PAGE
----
The idea behind the TouchArcade Game of the Week is that every Friday afternoon we post the one game that came out this week that we think is worth giving a special nod to. Now, before anyone goes over-thinking this, it doesn’t necessarily mean our Game of the Week pick is the highest scoring game in a review, the game with the best graphics, or really any other quantifiable “best" thing. Instead, it’s more just us picking out the single game out of the week’s releases that we think is the most noteworthy, surprising, interesting, or really any other hard to describe quality that makes it worth having if you were just going to pick up one.
These picks might be controversial, and that’s OK. If you disagree with what we’ve chosen, let’s try to use the comments of these articles to have conversations about what game is your game of the week and why.
Without further ado…
I shouldn’t have been surprised at the brilliance of Twofold Inc. ($3.99) from Swedish developer Grapefrukt Games. After all, these are the folks who made Rymdkapsel ($3.99), which is not only one of the finest strategy games on any platform but a phenomenal lesson on minimalistic design. And yet, as I worked my way through Twofold’s fantastic tutorial and eventually got plopped into the regular game mode, fully equipped to take on the many facets of the game, I found myself taken aback at just how ingenious all the various parts of the game fit together.
If you listen to our podcast this week, you might laugh at me trying to explain Twofold Inc. out loud. It’s tough! Like I said, there are a lot of facets to this game, but the tutorial is excellent and even though it might sound complicated it’s actually not bad at all. So if explaining Twofold in spoken words was tough, it’ll be near impossible to do so in written words. But… here goes!
The game is built around a 5×7 grid of colored squares. You can match two or more colored squares that are besides each other, but you can’t match diagonally, only horizontally and vertically. You also have to use all of the matching squares in a grouping, so if you have a string of 5 of the same color squares, you can’t only match 3 of the 5, for example. You have to match them all in one go. You make matches by drawing a line similar to how you make words in Spelltower ($2.99), though again you can’t drag diagonally to make matches.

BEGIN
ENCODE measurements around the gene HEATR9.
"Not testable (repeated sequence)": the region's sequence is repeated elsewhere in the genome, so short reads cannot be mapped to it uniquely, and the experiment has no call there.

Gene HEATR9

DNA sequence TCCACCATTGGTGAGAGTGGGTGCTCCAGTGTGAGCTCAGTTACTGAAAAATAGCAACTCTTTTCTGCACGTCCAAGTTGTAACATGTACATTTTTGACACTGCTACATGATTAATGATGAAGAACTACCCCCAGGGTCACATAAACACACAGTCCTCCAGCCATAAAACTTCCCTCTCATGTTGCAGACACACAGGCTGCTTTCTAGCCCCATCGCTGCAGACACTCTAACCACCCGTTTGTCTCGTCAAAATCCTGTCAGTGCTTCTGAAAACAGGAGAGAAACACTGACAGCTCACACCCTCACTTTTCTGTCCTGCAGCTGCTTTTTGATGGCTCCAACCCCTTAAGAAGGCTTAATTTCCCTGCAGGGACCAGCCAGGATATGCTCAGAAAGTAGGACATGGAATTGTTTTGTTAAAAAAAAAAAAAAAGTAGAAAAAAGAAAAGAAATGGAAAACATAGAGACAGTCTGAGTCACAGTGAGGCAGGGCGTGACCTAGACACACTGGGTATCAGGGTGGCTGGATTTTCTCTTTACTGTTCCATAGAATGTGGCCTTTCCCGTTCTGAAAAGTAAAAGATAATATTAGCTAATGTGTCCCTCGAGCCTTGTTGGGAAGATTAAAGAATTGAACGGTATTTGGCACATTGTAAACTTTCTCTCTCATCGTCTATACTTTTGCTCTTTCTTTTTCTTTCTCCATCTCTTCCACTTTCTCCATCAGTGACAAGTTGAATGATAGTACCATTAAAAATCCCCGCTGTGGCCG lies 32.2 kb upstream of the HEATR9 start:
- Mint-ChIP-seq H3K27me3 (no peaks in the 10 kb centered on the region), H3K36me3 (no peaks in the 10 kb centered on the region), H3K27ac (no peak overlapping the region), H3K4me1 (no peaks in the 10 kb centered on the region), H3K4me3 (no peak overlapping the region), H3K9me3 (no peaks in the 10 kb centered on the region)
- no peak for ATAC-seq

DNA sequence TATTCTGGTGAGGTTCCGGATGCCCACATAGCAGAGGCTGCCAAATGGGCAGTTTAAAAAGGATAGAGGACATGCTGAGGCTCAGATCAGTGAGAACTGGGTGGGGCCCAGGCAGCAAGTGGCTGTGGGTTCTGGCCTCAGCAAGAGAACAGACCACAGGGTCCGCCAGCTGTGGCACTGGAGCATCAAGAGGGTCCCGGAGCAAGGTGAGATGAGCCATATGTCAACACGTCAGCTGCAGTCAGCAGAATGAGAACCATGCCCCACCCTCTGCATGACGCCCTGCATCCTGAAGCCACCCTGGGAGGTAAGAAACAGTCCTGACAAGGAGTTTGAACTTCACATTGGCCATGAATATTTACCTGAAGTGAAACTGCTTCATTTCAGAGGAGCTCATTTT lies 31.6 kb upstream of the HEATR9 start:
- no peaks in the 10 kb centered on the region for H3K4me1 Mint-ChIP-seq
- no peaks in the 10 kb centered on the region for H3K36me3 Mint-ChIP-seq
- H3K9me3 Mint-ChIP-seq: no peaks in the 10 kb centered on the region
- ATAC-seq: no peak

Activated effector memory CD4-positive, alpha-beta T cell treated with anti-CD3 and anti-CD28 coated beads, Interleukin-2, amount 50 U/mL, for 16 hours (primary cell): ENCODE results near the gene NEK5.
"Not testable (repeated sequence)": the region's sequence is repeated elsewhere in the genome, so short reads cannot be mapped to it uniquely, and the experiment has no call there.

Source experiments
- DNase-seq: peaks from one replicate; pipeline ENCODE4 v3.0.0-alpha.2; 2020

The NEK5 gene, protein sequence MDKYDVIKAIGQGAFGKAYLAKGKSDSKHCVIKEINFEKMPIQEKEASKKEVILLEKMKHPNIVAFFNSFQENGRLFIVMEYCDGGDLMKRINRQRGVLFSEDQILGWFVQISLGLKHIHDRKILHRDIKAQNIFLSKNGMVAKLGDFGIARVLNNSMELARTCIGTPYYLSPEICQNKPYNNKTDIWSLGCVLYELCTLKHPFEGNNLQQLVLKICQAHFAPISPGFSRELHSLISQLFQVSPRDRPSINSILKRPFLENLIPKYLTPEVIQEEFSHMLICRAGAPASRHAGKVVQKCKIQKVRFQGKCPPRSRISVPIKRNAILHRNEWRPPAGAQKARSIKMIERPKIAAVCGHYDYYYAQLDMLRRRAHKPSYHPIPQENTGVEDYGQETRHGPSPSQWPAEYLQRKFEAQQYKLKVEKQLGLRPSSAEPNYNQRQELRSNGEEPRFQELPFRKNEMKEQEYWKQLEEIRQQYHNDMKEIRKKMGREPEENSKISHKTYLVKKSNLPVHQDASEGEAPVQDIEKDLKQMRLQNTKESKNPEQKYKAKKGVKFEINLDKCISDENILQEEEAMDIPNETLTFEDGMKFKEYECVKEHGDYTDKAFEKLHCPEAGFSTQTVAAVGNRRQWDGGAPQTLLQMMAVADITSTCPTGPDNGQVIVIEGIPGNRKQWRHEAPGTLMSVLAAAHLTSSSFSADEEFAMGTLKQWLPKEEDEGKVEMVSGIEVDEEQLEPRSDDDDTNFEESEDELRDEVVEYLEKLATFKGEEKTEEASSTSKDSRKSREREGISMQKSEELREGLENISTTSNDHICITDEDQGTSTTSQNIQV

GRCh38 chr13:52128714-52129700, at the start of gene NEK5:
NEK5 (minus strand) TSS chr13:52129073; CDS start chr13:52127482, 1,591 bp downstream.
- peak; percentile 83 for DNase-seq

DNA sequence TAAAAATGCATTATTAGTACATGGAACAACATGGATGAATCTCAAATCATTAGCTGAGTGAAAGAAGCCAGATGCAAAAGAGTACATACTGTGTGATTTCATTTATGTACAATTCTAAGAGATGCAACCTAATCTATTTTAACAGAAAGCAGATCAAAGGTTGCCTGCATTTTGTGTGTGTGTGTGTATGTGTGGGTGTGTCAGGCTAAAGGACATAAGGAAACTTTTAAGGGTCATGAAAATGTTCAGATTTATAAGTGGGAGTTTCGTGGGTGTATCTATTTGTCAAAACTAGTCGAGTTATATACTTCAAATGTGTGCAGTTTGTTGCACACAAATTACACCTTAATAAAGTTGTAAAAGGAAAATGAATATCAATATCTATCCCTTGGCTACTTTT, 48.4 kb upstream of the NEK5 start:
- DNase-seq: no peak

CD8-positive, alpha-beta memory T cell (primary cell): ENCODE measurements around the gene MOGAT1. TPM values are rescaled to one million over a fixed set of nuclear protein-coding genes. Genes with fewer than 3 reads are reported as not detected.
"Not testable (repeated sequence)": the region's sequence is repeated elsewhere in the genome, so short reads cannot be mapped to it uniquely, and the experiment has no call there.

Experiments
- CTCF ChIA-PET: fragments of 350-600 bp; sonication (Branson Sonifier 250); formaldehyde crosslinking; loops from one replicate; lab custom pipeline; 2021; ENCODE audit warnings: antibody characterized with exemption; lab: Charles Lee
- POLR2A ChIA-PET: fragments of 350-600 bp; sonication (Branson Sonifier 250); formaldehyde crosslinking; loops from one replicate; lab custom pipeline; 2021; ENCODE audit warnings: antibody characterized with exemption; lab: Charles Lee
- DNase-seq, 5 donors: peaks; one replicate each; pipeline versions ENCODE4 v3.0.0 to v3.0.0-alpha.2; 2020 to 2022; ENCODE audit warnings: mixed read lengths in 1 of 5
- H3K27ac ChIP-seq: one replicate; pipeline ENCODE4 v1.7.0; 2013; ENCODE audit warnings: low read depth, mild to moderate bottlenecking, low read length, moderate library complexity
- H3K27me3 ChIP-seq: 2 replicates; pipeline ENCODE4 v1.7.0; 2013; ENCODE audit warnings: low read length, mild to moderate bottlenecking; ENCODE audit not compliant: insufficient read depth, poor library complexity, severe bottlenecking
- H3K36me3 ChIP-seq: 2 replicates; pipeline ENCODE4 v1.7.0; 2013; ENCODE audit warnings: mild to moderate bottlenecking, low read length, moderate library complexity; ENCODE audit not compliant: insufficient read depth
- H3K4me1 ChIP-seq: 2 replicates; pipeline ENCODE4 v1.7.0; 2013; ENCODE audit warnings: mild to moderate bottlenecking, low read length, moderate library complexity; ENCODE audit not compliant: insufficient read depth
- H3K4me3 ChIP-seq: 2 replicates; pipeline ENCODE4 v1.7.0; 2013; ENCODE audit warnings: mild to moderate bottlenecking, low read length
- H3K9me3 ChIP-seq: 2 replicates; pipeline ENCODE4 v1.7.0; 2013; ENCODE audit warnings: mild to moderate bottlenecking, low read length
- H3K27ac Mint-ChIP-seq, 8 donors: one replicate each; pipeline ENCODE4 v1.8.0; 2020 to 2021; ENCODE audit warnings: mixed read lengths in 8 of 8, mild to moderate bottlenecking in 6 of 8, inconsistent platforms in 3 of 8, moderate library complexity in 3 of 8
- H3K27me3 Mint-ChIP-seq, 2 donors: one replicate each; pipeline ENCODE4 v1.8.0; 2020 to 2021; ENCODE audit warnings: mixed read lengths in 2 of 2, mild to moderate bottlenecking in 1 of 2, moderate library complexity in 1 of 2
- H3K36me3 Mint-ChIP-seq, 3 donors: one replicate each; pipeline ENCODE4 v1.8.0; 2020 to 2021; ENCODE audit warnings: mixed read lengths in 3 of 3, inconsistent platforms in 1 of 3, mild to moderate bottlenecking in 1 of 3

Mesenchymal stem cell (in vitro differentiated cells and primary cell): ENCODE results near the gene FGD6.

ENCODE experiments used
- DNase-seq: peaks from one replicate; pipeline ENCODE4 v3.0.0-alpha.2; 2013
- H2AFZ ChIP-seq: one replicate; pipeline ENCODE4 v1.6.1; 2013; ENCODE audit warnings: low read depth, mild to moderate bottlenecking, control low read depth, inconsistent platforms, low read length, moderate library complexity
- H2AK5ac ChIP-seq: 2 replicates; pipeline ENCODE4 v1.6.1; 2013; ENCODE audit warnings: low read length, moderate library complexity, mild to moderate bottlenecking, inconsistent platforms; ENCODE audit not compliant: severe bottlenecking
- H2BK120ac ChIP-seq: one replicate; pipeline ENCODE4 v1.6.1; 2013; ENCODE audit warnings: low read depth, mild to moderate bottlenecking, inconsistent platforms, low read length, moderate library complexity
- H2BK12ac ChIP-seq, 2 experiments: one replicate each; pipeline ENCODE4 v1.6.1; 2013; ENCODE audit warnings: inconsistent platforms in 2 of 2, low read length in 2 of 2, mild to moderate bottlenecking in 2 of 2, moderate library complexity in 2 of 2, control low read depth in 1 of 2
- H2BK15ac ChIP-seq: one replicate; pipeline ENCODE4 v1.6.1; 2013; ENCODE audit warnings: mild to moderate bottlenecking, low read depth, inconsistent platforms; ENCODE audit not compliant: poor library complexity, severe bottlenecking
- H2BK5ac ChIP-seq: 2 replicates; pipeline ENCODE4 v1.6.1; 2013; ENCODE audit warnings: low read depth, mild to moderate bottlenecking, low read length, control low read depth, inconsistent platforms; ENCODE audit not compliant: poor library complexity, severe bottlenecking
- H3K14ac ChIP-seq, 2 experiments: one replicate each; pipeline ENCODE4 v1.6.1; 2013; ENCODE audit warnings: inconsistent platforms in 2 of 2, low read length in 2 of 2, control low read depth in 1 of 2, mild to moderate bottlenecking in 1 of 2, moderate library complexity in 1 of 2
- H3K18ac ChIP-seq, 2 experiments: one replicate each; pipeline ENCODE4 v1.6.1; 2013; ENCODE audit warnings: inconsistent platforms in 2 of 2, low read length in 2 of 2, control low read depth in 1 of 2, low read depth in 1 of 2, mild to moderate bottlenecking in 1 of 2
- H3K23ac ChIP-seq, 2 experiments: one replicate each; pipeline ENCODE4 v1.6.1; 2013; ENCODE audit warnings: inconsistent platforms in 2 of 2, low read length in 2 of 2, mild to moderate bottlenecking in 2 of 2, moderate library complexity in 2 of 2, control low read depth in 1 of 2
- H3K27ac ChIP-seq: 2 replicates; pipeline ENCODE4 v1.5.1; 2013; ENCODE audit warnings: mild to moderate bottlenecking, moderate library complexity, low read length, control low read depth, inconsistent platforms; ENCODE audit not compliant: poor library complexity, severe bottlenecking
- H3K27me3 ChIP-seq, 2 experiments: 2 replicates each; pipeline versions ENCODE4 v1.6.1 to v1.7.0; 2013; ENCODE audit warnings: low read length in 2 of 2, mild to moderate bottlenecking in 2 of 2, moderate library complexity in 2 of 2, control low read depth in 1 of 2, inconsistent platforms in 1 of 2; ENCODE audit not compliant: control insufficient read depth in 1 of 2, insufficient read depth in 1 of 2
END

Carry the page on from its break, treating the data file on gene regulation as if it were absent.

Matching is only one tiny part of the picture, however. Each square you match nets you points, starting with 2 for the first square and doubling with each square added to the total match. So for example, matching 3 squares would give you 8 points in the end: 2 for the first square, 4 for the second, and 8 for the third. Lengthy matches can lead to some insanely large numbers, but again, the actual scores you earn for matches are really just a tiny part of the overall game.
So you have the ability to make matches and earn points for those matches, next up is the “requests." Twofold will throw various batches of colored progress bars at you with a number below each one. For example, a yellow bar with an 8 under it means you need to match enough yellow blocks on the board to make at least 8. Since the requests come in batches, you may have a first batch with say a yellow, red, and blue bar, and then a second batch with yellow, white and blue bars.
You need to make a match of at least the number under the bar, but you can make more than the requested number too, and if you do so those additional points will spill over into the second batch’s bar of the same color. So if the first batch’s yellow bar is a 4, and the second batch’s yellow bar is a 16, and you make a yellow 8 match on the board, you’ll clear the first batch’s yellow bar of 4 and that additional 4 will go towards the second batch’s yellow bar, taking it down from 16 to 12 thanks to the extra 4. Phew! You following along so far?
The final piece of this entire puzzle is the move allotments. Each request batch has a green number below it signifying the number of moves you’re given to clear all the requests in that batch. What counts as a move? Making matches does, but you can also shift each column or row of the grid up or down and left or right, and each time you do that it counts as a move as well. If you run out of an allotment of moves for a batch, each move afterwards will subtract from your character’s life, and if you deplete that it’s game over. You can earn additional moves by making large matches on the board and you can earn back life for your character by clearing each level of requests.
Okay! That pretty much explains everything (I think). I told you it sounds complicated, but I promise it’s not. In fact, the complexity of the game is the thing that makes it stand out so much. There are so many options for you to explore and much like Chess it’s the kind of game where you really need to try and think several moves ahead and plan for your future. If you start just making every match you see on the board you’ll get yourself in a bind real quick. And this is the thing about Twofold Inc. that I just can’t get over. It looks like such a simple block-matching game, but in reality it’s one of the cleverest and deeply strategic puzzlers I’ve ever played.
I’ve seen some people say “this is the next Threes! ($5.99)" and I really have to agree. I haven’t had a game grab me and then continuously surprise me the more I played it since Threes! I have a feeling this will be a game that I continue to learn new things about for months and perhaps years to come. This was a fantastic week for new puzzle games, and Twofold Inc. leads the pack in our mind and it’s our pick for Game of the Week.